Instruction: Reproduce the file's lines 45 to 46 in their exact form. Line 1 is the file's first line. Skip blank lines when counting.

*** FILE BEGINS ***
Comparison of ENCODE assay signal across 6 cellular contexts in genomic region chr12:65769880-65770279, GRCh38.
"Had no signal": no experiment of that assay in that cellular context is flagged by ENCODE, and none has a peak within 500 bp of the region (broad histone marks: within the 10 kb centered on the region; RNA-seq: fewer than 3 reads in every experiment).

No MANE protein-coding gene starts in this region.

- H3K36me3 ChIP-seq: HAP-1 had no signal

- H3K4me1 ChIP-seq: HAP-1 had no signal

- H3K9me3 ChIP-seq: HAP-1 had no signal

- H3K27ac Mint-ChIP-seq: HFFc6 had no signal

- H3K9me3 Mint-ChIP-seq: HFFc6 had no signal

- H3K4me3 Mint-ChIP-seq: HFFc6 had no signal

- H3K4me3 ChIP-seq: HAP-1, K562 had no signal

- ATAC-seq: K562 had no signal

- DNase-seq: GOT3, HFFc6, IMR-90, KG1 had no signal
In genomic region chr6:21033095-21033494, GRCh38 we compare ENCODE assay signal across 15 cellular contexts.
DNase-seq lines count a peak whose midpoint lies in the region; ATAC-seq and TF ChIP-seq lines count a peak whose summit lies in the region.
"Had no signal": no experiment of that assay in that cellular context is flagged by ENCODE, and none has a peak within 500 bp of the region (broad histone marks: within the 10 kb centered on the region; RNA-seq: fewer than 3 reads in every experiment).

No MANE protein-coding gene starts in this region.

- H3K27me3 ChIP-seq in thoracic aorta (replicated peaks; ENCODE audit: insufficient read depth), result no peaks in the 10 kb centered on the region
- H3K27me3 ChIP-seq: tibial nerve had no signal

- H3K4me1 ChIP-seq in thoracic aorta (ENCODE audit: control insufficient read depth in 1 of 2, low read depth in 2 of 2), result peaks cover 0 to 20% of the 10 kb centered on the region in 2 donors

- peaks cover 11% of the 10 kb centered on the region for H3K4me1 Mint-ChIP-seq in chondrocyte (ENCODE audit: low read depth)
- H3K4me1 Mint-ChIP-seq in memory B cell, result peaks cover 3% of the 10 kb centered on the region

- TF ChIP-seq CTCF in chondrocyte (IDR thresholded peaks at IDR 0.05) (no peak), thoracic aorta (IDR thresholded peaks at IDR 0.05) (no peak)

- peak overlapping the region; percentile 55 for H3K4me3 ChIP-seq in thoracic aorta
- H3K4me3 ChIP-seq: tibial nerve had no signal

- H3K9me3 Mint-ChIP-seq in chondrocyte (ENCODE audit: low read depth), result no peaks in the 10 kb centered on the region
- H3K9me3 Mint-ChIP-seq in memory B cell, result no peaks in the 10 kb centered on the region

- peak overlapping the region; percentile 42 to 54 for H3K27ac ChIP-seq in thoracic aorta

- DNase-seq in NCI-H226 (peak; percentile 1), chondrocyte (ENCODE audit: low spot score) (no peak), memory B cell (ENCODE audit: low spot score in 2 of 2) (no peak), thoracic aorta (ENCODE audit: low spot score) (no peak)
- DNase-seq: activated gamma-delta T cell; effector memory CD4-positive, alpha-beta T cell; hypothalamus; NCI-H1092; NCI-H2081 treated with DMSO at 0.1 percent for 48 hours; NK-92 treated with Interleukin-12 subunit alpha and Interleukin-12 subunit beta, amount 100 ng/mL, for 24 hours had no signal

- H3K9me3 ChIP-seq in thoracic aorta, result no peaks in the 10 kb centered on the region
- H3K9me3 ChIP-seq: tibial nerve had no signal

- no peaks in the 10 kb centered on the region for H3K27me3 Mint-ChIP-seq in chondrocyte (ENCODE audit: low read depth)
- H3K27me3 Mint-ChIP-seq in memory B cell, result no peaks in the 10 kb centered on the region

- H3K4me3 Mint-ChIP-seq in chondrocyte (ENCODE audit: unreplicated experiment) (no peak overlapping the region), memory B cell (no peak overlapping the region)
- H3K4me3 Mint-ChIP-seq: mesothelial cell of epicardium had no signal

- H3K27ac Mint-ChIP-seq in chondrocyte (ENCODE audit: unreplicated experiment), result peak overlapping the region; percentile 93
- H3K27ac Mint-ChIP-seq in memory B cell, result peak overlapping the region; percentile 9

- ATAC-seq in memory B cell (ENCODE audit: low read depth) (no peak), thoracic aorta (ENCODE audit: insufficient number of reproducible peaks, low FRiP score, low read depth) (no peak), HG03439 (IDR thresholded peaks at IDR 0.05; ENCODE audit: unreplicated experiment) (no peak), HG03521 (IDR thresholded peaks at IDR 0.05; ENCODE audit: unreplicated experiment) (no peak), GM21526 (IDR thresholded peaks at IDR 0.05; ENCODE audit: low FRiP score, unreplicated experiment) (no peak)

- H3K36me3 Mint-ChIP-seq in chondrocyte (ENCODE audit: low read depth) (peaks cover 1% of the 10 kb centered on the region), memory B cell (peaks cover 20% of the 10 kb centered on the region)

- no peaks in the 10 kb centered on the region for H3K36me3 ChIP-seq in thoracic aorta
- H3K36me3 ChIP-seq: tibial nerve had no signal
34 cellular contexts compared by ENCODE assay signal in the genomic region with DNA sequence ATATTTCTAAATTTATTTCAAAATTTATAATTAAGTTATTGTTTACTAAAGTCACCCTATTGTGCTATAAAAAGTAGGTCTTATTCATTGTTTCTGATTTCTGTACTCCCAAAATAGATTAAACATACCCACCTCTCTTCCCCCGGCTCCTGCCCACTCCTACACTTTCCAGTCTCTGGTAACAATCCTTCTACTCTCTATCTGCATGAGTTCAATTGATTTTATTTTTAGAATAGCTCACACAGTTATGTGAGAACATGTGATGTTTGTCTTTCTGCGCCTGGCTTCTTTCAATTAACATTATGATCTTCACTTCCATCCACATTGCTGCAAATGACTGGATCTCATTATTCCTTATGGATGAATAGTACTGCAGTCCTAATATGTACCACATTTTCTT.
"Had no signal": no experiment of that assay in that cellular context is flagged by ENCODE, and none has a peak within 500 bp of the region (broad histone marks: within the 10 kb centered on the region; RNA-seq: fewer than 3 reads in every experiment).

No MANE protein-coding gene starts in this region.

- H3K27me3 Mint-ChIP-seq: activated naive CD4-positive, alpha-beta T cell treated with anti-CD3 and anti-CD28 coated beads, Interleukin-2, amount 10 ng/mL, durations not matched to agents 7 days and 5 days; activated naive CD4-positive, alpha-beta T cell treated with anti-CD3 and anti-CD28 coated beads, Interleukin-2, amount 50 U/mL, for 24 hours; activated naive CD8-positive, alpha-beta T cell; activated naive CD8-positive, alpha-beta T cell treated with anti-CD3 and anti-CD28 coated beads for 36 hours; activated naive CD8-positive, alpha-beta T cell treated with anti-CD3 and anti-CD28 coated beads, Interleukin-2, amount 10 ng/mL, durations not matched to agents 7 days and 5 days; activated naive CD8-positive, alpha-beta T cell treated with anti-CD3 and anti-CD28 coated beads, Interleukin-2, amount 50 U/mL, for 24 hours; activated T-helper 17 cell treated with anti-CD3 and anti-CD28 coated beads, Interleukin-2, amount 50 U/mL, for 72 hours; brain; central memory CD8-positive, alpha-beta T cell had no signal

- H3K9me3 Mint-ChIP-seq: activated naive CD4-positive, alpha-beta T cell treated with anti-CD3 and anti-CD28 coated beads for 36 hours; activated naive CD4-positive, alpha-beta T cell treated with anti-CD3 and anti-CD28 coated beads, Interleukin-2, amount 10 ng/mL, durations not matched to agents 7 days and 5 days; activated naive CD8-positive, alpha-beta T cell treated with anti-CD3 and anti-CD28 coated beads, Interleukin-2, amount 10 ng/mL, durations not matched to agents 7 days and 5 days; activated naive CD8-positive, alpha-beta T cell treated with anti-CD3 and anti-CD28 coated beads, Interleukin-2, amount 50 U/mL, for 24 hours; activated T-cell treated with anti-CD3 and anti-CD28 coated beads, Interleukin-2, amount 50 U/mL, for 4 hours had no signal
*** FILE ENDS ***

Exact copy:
- H3K27me3 Mint-ChIP-seq: activated naive CD4-positive, alpha-beta T cell treated with anti-CD3 and anti-CD28 coated beads, Interleukin-2, amount 10 ng/mL, durations not matched to agents 7 days and 5 days; activated naive CD4-positive, alpha-beta T cell treated with anti-CD3 and anti-CD28 coated beads, Interleukin-2, amount 50 U/mL, for 24 hours; activated naive CD8-positive, alpha-beta T cell; activated naive CD8-positive, alpha-beta T cell treated with anti-CD3 and anti-CD28 coated beads for 36 hours; activated naive CD8-positive, alpha-beta T cell treated with anti-CD3 and anti-CD28 coated beads, Interleukin-2, amount 10 ng/mL, durations not matched to agents 7 days and 5 days; activated naive CD8-positive, alpha-beta T cell treated with anti-CD3 and anti-CD28 coated beads, Interleukin-2, amount 50 U/mL, for 24 hours; activated T-helper 17 cell treated with anti-CD3 and anti-CD28 coated beads, Interleukin-2, amount 50 U/mL, for 72 hours; brain; central memory CD8-positive, alpha-beta T cell had no signal

- H3K9me3 Mint-ChIP-seq: activated naive CD4-positive, alpha-beta T cell treated with anti-CD3 and anti-CD28 coated beads for 36 hours; activated naive CD4-positive, alpha-beta T cell treated with anti-CD3 and anti-CD28 coated beads, Interleukin-2, amount 10 ng/mL, durations not matched to agents 7 days and 5 days; activated naive CD8-positive, alpha-beta T cell treated with anti-CD3 and anti-CD28 coated beads, Interleukin-2, amount 10 ng/mL, durations not matched to agents 7 days and 5 days; activated naive CD8-positive, alpha-beta T cell treated with anti-CD3 and anti-CD28 coated beads, Interleukin-2, amount 50 U/mL, for 24 hours; activated T-cell treated with anti-CD3 and anti-CD28 coated beads, Interleukin-2, amount 50 U/mL, for 4 hours had no signal